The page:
– teknopaul
    Jan 9, 2016 at 23:18
  • 1
    @teknopaul The assignment alias something='A '\''B'\'' C' does result in something being a single string, so even while the right-hand side of the assignment is not technically a single string, I don't think it much matters. Sep 7, 2016 at 7:01
  • 2
    While this works in your example, it isn't technically providing a solution for how to insert a single quote inside a single quoted string. You've already explained it, but yes it's doing 'A ' + ' + 'B' + ' + ' C'. In other words, a solution for inserting single quote characters inside a single-quoted string should allow me to create such a string by itself, and print it. However this solution will not work in this case. STR='\''; echo $STR. As designed, BASH does not truly allow this.
    – krb686
    Sep 14, 2016 at 2:07
  • 1
    @mikhail_b, yes, '\'' works for bash. Could you point out which sections of gnu.org/software/bash/manual/bashref.html specify such a behavior? Sep 16, 2016 at 6:11
  • @krb686 Your example works exactly as it should. You forgot that '\'' is meant to be used inside a single-quoted string, so it becomes STR=''\'''; echo $STR -- which prints a single single-quote '.
    – Gerhard
    Jan 31, 2023 at 0:30

Both versions are working, either with concatenation by using the escaped single quote character ('), or with concatenation by enclosing the single quote character within double quotes ("'").

The author of the question did not notice that there was an extra single quote (') at the end of his last escaping attempt:

alias rxvt='urxvt -fg'\''#111111'\'' -bg '\''#111111'\''
           │         │┊┊|       │┊┊│     │┊┊│       │┊┊│
                      ┊┊         ┊┊       ┊┊         ┊┊│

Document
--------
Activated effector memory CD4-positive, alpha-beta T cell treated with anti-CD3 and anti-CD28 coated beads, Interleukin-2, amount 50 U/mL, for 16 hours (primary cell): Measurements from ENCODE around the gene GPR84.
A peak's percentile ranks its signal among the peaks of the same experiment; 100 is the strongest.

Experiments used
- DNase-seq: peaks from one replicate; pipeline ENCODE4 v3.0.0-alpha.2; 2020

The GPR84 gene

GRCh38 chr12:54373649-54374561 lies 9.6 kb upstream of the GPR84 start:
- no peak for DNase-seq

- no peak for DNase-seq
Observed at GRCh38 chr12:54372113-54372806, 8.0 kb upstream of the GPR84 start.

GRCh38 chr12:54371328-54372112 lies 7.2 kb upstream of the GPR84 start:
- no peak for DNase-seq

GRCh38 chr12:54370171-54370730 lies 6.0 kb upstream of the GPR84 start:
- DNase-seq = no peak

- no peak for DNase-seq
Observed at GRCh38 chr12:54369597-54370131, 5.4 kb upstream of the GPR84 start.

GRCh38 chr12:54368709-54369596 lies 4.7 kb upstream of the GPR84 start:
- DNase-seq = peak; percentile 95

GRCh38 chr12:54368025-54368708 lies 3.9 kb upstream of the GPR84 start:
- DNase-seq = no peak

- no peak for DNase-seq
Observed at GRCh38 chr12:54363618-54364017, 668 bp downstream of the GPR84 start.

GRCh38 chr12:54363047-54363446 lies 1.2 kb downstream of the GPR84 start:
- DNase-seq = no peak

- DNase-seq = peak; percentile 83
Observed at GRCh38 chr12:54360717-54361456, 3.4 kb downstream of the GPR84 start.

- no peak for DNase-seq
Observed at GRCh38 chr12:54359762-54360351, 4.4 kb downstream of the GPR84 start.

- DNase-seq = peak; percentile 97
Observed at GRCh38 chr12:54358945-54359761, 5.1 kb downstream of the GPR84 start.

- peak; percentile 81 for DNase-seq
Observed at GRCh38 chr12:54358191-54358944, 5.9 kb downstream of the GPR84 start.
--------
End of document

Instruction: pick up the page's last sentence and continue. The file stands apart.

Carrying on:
┊┊         ┊┊       ┊┊         ┊┊│
                          All escaped single quotes    │

As you can see in the previous nice piece of ASCII/Unicode art, the last escaped single quote (') is followed by an unnecessary single quote ('). Using a syntax-highlighter like the one present in Notepad++ can prove very helpful.

The same is true for another example like the following one:

alias rc='sed '"'"':a;N;$!ba;s/\n/, /g'"'"
alias rc='sed '\'':a;N;$!ba;s/\n/, /g'\'

These two beautiful instances of aliases show in a very intricate and obfuscated way how a file can be lined down. That is, from a file with a lot of lines you get only one line with commas and spaces between the contents of the previous lines. In order to make sense of the previous comment, the following is an example:

$ cat Little_Commas.TXT

$ rc Little_Commas.TXT
201737194, 201802699, 201835214
  • 7
    Upwoted for the ASCII Table illustration :)
    – php-dev
    Jul 13, 2015 at 6:24
  • 1
    How did you generate that unicode art? It's beautiful!
    – Quelklef
    Jan 8, 2021 at 20:28

For most cases, the main answer with the '"'"' markers really is the best answer. But, for cases where it's not, here's my answer: